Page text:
The Pareto Principle (also known as the 80/20 Rule, the Law of the Vital Few, or the Principle of Factor Sparsity) states that, for many events, roughly 80% of the effects come from 20% of the causes. 
The distribution is claimed to appear in several different aspects relevant to business. For example:
- 80% of a company’s sales come from 20% of its products
- 80% of a company’s sales are made by 20% of its sales staff
- 80% of a company’s sales are made by 20% of its clients
- 80% of a company’s profits come from 20% of its customers
- 80% of a company’s profits come from 20% of the time its staff spends
- 80% of a company’s complaints come from 20% of its customers
The reason why the Pareto Principle is relevant to the implementation of LEAN principles and concepts is due to the fact that LEAN Practioners should be applying this principle in the approach for solving problems.
LEAN Practioners Should Be Applying the Pareto Principle to Solve Problems
It is true that complex situations require multiple dynamic solutions; otherwise, they would have been solved already. Nevertheless, it is quite common that LEAN Practioners want to apply a 1-Size Fits All Solution where these problems occur – and this simply does not make sense!
On the other hand, it is quite common that LEAN Practioners want to apply multiple dynamic solutions to each and every problem. Although this would work and provide you with your desired results, the time and effort to make this happen is probably not within your current allocation of resources.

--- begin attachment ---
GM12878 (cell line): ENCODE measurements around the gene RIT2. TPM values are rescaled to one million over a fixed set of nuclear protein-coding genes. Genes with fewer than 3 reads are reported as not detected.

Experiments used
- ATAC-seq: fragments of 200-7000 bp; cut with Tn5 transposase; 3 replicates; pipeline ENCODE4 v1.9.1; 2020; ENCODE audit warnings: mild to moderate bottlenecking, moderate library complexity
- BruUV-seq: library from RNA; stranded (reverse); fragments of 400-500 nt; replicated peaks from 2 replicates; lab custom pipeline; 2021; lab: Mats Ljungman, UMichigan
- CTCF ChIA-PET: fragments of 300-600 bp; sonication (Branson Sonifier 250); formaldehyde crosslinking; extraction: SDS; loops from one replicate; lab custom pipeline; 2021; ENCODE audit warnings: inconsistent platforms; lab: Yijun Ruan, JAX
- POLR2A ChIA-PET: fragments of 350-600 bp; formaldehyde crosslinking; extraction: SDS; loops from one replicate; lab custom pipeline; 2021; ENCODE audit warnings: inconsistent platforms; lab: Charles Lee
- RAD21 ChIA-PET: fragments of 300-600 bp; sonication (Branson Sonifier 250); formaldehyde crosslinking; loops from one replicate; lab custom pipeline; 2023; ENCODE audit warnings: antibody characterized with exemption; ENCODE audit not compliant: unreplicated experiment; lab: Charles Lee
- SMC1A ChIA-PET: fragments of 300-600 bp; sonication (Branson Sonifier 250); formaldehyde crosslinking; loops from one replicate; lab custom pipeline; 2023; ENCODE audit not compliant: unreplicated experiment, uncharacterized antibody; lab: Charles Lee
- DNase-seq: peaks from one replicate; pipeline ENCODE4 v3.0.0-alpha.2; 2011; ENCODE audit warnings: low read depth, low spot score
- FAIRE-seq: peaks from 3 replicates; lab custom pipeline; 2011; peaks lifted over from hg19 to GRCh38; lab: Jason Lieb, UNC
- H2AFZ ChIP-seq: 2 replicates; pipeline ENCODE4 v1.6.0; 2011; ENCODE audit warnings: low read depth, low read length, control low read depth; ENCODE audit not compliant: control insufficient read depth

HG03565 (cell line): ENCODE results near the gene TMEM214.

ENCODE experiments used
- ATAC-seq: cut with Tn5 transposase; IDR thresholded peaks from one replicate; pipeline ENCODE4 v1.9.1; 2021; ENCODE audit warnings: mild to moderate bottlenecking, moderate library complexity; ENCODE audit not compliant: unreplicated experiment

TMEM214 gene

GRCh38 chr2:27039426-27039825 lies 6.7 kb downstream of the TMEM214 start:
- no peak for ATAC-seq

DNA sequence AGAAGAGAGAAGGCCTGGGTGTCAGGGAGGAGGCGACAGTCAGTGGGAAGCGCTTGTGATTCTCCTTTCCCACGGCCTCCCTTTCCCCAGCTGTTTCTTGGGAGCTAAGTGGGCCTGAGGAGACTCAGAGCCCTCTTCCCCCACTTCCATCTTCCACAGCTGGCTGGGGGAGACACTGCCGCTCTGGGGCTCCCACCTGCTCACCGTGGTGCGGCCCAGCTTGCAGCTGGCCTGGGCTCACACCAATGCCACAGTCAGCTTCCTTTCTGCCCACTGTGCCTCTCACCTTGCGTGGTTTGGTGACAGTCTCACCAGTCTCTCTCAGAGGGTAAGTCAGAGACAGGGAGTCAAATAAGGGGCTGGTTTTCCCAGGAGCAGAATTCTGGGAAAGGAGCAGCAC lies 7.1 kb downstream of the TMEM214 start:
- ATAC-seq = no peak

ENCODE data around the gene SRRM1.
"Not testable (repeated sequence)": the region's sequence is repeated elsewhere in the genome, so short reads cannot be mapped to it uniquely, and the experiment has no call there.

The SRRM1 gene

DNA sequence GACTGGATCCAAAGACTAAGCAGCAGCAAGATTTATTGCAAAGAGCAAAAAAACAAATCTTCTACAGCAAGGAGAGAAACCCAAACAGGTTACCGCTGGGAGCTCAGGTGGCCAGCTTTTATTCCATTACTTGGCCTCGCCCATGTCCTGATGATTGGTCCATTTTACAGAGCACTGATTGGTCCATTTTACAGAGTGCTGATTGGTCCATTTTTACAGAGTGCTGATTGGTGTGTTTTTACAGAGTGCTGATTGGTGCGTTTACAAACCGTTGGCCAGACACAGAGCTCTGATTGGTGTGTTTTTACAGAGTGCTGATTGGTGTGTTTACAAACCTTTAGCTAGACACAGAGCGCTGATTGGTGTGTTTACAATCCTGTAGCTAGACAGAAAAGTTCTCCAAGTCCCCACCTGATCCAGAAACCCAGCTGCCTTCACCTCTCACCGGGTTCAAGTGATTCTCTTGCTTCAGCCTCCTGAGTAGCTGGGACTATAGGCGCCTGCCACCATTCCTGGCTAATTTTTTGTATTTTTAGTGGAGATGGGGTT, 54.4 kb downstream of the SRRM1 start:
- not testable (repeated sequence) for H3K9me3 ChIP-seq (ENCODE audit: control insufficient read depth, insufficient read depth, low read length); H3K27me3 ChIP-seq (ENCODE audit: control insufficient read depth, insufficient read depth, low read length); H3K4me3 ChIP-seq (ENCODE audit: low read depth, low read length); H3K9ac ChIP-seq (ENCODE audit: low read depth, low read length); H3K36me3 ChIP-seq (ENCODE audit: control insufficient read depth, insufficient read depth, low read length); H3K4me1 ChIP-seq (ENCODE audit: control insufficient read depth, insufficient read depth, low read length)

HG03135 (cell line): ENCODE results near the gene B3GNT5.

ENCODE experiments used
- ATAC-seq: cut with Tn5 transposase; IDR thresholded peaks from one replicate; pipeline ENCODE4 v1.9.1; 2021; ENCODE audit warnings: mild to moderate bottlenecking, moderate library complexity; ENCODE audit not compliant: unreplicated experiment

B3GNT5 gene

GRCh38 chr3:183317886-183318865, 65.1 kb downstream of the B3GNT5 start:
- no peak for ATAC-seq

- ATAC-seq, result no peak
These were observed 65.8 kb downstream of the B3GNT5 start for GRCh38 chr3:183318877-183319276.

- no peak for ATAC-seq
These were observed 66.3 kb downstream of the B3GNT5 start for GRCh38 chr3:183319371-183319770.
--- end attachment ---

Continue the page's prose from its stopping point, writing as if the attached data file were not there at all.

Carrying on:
Therefore, it makes sense to apply the Pareto Principle so that you prioritize your problems and how you will solve them. By using this approach, you can then focus on resolutions and the individual changes that will most improve the overall situation, as approximately 20% of your efforts will directly affect 80% of the results.
Helpful Hints in Applying the Pareto Principle
We are often told that your products or services in your situation are unique, and there are (large) quantities that is either: specialized; made to order; customized; and/or low quantity with low frequency. And the reality of the business situation is that the Pareto Principle of the 80/20 Rule does not apply.
The simple truth is that this may be correct! Nevertheless, that does not necessarily mean the Pareto Principle does not apply in any way. In these specialized instances, look for other relationships, correlations, and/or connections that help apply this principle in your approach for solving problems:
- It could be the percentage breakdown is not 80/20, but is 70/30 or 60/40.
- Perhaps the percentage breakdown is 40/40/20
- Perhaps the percentage breakdown is not a trifecta, but in a group of 4 or 5 or more
Even in Your Unique Business Situation, Look for Opportunities to Apply the Pareto Principle in Identifying Relationships, Correlations, and Other Connections
Whatever the breakdown may be, continue to Apply PDCA  in order to find the relationships, correlations, and/or connections that will assist in the grouping of similar problem root causes. Keep in mind that one of the objectives is to maximize your efforts in order to achieve your desired results, given your limited available resources.
Insight from a Master Sensei
In the application of the Pareto Principle, I always advise people to think through the relationships as a matrix. Apply your thinking and possible solutions in the 80/20 Rule with this mind, in order to help create an approach for you and others team members to quickly see and understand.